However, I recognized this article was an excellent opportunity to talk about mathematics with my developmental math students. I thought "why not ask my students if they agree or not with the professor in the article since they are the ones who often have difficulties working with fractions?" Their input about this topic may help me gain a different perspective from the article. Therefore, I decided to assign the first math journal about this article. I honestly was expecting the majority of my students being in favor of the professor's suggestion in the article. However, it was amazing to find out how most of my students did not agree with the professor's suggestion. My students may not like working with fractions but they clearly see how vital is learning fractions early in their schooling years. Many students commented how they regret not learning well this concept earlier since it is now hindering their opportunities for pursuing their academic and career goals.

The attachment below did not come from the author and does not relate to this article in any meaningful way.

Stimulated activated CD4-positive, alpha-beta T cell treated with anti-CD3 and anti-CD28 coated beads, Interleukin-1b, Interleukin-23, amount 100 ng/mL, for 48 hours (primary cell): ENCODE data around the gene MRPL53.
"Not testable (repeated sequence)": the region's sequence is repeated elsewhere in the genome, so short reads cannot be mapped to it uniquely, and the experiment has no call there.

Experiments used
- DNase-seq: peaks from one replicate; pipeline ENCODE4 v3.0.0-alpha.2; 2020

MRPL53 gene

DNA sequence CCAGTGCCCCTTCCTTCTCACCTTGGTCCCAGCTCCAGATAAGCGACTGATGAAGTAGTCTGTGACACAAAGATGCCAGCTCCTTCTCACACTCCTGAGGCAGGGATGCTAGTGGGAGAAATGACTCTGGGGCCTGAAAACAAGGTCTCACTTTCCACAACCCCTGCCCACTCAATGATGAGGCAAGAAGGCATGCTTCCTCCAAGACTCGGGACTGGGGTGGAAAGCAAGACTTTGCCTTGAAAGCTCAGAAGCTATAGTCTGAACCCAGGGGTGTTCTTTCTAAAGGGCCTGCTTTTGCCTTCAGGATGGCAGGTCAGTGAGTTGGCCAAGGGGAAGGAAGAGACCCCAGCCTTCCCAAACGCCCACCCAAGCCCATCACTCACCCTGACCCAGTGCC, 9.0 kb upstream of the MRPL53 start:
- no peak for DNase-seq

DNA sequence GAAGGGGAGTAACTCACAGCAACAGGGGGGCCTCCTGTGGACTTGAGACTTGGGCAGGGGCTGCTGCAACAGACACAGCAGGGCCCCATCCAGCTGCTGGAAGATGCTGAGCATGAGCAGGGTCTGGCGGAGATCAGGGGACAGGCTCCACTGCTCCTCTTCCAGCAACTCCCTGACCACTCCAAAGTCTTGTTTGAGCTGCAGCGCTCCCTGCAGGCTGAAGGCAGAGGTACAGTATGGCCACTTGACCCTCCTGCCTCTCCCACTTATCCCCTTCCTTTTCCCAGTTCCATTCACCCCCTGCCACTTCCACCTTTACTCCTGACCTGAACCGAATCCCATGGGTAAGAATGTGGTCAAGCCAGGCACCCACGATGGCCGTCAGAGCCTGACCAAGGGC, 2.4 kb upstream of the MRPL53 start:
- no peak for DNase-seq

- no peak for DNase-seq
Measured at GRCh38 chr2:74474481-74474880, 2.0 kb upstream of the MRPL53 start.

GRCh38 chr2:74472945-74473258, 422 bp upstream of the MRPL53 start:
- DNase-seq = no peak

I invite my readers to join the Facebook group Learning about Mathematics and How and Where to apply it? and read my students' posts. In addition, the moderator of this group invites anyone to take part of the discussions in the group. As I stated previously, the goal is to start talking about mathematics and gain awareness of its usefulness and practicability in our lives. Join us!

Tuesday, September 30, 2008

I am Blogging Again!